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Press Release

Lodge Grass woman admits to role in large methamphetamine trafficking ring centered on Crow Indian Reservation

For Immediate Release
U.S. Attorney's Office, District of Montana

BILLINGS — A Lodge Grass woman accused of trafficking methamphetamine as part of large-scale, multi-state conspiracy that was based on the Crow Indian Reservation admitted to a drug crime on Tuesday, U.S. Attorney Jesse Laslovich said today.

Sayra Longfox, 26, pleaded guilty to possession with intent to distribute meth. Longfox faces a mandatory minimum of five years to 40 years in prison, a $5 million fine and at least four years of supervised release.

U.S. District Judge Susan P. Watters presided. The court will determine any sentence after considering the U.S. Sentencing Guidelines and other statutory factors. Sentencing was set for Aug. 29. Longfox was released pending further proceedings.

In court documents, the government alleged that in a collaborative effort with local and tribal law enforcement, federal law enforcement conducted a large-scale, multi-state narcotics trafficking investigation centered on multiple properties on the Crow Indian Reservation. The properties, including one referred to as Spear Siding, were a source of supply for both the Crow and Northern Cheyenne Indian reservations. Longfox is one of the individuals affiliated with the investigation.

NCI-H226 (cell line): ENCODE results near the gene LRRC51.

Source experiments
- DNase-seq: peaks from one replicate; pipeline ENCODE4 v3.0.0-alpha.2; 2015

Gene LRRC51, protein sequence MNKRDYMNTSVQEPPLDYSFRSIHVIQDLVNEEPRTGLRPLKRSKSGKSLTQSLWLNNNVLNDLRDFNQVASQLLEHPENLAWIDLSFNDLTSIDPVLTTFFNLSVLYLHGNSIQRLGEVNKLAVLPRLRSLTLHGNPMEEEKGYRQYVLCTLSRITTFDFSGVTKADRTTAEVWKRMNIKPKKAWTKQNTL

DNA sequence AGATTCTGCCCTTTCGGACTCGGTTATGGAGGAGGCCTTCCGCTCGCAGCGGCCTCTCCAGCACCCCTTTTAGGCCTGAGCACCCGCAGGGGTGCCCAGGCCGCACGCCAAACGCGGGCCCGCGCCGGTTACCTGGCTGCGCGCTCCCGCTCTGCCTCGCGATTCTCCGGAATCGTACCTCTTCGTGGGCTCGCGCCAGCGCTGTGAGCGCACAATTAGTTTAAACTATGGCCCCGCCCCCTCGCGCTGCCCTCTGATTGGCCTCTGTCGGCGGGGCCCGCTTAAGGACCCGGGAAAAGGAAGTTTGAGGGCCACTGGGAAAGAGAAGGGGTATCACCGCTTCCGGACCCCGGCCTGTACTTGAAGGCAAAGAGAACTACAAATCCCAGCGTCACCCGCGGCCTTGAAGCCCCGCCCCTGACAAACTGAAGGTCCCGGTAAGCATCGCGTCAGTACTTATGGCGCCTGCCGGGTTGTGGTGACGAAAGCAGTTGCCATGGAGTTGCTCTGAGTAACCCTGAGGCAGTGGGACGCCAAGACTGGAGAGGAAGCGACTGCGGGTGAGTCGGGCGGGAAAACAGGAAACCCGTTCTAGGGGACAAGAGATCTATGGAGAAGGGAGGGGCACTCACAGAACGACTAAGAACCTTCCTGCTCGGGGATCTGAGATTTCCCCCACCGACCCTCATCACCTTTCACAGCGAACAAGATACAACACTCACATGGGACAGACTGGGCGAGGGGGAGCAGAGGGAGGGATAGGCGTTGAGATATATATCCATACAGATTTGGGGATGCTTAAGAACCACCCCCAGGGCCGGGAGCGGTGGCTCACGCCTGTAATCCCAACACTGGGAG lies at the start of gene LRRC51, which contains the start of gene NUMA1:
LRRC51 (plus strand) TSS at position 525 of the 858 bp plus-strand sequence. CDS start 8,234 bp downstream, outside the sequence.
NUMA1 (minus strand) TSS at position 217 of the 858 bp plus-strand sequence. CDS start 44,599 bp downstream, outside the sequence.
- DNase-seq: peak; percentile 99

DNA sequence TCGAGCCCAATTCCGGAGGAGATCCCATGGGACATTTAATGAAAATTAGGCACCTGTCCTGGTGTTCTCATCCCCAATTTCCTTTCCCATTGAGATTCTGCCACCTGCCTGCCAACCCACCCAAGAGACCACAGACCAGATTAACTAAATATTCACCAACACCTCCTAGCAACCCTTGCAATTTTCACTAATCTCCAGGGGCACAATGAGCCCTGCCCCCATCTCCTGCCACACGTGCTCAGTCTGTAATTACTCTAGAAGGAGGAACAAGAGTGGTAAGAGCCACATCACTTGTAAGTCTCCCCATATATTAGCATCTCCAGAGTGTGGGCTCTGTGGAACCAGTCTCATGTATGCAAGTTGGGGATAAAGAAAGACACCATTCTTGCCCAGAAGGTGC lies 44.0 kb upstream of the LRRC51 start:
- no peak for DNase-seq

The government further alleged that several co-conspirators identified Longfox as selling meth on the Northern Cheyenne, Crow, Fort Belknap and Rocky Boy’s Indian reservations. After her arrest, Longfox told investigators that family members asked her to sell drugs beginning in the summer of 2022 and that she sold from her home at Spear Siding and on the Fort Belknap and Rocky Boy’s reservations. She admitted to getting meth and cocaine from a codefendant, who obtained it from the Washington source of supply, and to obtaining meth and cocaine from the Washington source. Longfox also admitted to carrying a 9mm handgun for protection.

The U.S. Attorney’s Office is prosecuting the case. The Bureau of Indian Affairs, Drug Enforcement Administration and FBI conducted the investigation.

This case is part of Project Safe Neighborhoods (PSN), a program bringing together all levels of law enforcement and the communities they serve to reduce violent crime and gun violence, and to make our neighborhoods safer for everyone. On May 26, 2021, the Department launched a violent crime reduction strategy strengthening PSN based on these core principles: fostering trust and legitimacy in our communities, supporting community-based organizations that help prevent violence from occurring in the first place, setting focused and strategic enforcement priorities, and measuring the results.



Clair J. Howard

Public Affairs Officer



Updated May 8, 2024

Project Safe Neighborhoods
Indian Country Law and Justice
Press Release Number: 24-123